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The public sector (also called the state sector) is the part of the economy composed of both public services and public enterprises. Public sectors include public goods and governmental services such as the military, law enforcement, infrastructure (public roads, bridges, tunnels, water supply, sewers, electrical grids, telecommunications, etc.), public transit, public education, along with health care and those working for the government itself, such as elected officials. The public sector might provide services that a non-payer cannot be excluded from (such as street lighting), services which benefit all of society rather than just the individual who uses the service. Public enterprises, or state-owned enterprises, are self-financing commercial enterprises that are under public ownership which provide various private goods and services for sale and usually operate on a commercial basis.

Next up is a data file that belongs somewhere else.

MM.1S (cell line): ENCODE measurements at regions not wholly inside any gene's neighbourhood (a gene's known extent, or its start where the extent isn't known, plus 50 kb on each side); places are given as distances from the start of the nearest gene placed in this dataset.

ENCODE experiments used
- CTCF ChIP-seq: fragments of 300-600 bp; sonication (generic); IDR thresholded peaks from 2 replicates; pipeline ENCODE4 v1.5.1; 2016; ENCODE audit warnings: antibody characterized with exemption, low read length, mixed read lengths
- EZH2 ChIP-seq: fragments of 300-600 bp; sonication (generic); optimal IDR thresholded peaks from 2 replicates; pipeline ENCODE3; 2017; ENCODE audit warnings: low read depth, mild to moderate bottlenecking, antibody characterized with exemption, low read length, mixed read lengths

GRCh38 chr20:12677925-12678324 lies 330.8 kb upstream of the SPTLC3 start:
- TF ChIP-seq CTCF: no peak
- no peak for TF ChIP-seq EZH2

​Worcester (/ˈwʊstər/ (About this soundlisten) WUUS-tər) is a cathedral city in Worcestershire, England, 30 miles (48 km) south-west of Birmingham, 101 miles (163 km) west-north-west of London, 27 miles (43 km) north of Gloucester and 23 miles (37 km) north-east of Hereford. The population is about 100,000. The River Severn flanks the western side of the city centre, which is overlooked by Worcester Cathedral. The Battle of Worcester in 1651 was the final one in the English Civil War, where Oliver Cromwell's New Model Army defeated King Charles I's Royalists. Worcester is the home of Royal Worcester Porcelain, composer Edward Elgar,[1] Lea & Perrins, makers of traditional Worcestershire sauce, University of Worcester, and Berrow's Worcester Journal, claimed as the world's oldest newspaper.

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